If you're one of my clients, you may have heard me mention this last week. Dan Harmon, the creator of Rick and Morty responded to a fan's tweet looking for advice about depression. His answer was fabulous - you can read the whole thing here. What I found most remarkable was this statement: "Feelings are real, but they aren't reality." I've been saying this in therapeutic ways for years, but Harmon put it so simply, I had to share.Read More
As the year ends, many of us look back with mixed emotions. Regardless of whether you judge your time as "good" or "bad", the fact remains that you changed in some way. Everyone changes from year to year, even if only minutely. The world is constantly in transition and we are all affected by it. If you lost someone or something, you changed; if you gained someone or something, you changed; if someone close to you lost or gained someone, you are affected because they are.
Being that we are constantly in flux, it seems funny that most of us would be afraid of change, even positive adjustments, in some way. But it's a natural fear of the unknown. We're creatures of habit, so when we don't know what's coming next we get excited, and maybe a bit anxious. Adrenalin pops in to say hello and prepare us for whatever dangers might be ahead. This is why transitions, even positive ones, can be hard to handle.Read More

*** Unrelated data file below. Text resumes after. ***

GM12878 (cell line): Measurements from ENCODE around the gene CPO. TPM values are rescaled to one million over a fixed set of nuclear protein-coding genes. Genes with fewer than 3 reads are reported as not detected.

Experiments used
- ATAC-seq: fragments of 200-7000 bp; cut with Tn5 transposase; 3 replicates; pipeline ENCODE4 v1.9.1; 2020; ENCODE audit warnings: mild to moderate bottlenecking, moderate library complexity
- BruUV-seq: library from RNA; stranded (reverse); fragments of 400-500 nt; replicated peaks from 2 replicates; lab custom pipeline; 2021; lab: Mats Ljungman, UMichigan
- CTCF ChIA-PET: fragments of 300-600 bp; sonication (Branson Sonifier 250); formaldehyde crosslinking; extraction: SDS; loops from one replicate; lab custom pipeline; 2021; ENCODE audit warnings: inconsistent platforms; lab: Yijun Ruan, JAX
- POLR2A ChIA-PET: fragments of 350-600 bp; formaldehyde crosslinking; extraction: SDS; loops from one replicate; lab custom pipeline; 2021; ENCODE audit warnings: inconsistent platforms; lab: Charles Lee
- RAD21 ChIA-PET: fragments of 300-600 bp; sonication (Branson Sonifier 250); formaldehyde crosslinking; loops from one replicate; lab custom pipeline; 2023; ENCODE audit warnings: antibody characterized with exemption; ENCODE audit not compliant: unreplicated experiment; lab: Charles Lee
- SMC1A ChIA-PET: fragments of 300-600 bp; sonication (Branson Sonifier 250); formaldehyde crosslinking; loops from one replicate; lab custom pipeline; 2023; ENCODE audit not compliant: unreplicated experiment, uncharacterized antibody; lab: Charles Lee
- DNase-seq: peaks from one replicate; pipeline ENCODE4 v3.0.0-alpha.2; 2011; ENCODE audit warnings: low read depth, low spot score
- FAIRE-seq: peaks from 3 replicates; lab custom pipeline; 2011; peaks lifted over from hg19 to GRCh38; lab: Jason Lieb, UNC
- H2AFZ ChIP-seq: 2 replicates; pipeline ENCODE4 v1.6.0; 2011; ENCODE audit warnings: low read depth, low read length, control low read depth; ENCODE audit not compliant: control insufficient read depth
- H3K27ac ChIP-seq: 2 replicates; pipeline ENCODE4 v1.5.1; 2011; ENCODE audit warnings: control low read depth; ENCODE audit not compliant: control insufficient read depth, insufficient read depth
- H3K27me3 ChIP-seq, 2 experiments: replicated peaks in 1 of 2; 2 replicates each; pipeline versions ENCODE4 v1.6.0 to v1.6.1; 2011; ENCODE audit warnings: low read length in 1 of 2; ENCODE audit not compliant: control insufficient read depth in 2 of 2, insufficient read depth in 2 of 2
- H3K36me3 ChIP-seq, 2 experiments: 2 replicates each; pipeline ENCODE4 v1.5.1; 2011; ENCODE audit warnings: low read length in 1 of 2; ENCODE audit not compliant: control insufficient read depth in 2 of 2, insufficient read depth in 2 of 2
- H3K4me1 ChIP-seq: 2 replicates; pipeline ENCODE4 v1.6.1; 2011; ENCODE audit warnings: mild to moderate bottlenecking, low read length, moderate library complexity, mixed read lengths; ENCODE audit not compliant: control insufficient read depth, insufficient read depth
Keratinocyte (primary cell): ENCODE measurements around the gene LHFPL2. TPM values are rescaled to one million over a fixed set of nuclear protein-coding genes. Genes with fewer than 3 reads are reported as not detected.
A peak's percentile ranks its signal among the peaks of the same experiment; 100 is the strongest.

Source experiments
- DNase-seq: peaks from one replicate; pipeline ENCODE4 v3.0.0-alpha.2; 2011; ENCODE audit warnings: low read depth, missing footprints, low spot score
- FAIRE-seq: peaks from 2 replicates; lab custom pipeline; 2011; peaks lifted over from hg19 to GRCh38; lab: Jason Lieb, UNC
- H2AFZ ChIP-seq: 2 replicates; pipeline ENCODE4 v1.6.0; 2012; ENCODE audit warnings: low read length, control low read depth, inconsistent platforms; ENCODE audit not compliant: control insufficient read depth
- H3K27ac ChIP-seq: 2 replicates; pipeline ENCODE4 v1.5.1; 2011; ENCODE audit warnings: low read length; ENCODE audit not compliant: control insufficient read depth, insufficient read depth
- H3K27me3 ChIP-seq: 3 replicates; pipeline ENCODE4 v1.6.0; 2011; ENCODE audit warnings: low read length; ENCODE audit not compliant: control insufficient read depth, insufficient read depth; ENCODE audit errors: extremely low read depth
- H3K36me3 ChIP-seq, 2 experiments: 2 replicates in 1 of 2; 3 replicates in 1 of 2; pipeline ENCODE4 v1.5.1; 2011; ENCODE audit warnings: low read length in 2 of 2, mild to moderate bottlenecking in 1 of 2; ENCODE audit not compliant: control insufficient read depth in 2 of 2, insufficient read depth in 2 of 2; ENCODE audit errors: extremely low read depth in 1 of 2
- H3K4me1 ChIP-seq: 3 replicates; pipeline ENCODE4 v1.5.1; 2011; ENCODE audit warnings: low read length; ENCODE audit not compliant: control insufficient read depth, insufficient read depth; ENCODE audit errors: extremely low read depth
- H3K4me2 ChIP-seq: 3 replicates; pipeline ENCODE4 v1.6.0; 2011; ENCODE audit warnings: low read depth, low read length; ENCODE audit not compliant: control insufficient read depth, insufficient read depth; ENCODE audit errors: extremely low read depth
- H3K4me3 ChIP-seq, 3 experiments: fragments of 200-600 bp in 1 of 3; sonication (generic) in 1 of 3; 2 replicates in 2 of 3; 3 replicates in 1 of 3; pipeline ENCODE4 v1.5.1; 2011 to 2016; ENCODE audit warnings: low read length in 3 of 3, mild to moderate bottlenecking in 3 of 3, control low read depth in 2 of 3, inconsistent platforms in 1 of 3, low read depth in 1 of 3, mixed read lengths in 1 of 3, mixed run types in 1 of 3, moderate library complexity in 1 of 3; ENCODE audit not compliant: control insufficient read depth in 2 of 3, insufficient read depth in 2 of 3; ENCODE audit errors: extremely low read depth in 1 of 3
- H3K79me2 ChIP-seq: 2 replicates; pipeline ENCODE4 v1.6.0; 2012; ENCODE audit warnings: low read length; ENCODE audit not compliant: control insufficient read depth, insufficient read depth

As I stated in one of my previous posts, I don't handle change well. What's funny is I get bored pretty easily, so I crave change quite often. But when a big transition creeps up on me, I get uncomfortable and a bit scared. I think a lot of people do this: we swing between periods of excitement and apprehension when we make big decisions, like changing jobs, starting or ending a relationship, moving to a new apartment, house, state, or country, or embarking on a new creative project. I find that I, and many people I know, tend to act as if everything is fine when going through these changes - like we feel that expressions of fear or tentativeness will somehow cause things to fall apart. Sometimes we "fake it" because we know the change is bad for us. Sometimes we "fake it" because we know the new thing is really good for us and we're just afraid to do it. Regardless of the situation, I've come to believe that expressing the nervousness to my partner or to a close friend helps tremendously. I find it offers perspective, usually helping to either ease my mind or encouraging me to contemplate the decision further. Sometimes even just saying "I'm nervous about this" and having someone else say "I know, it'll be ok" can help tremendously.Read More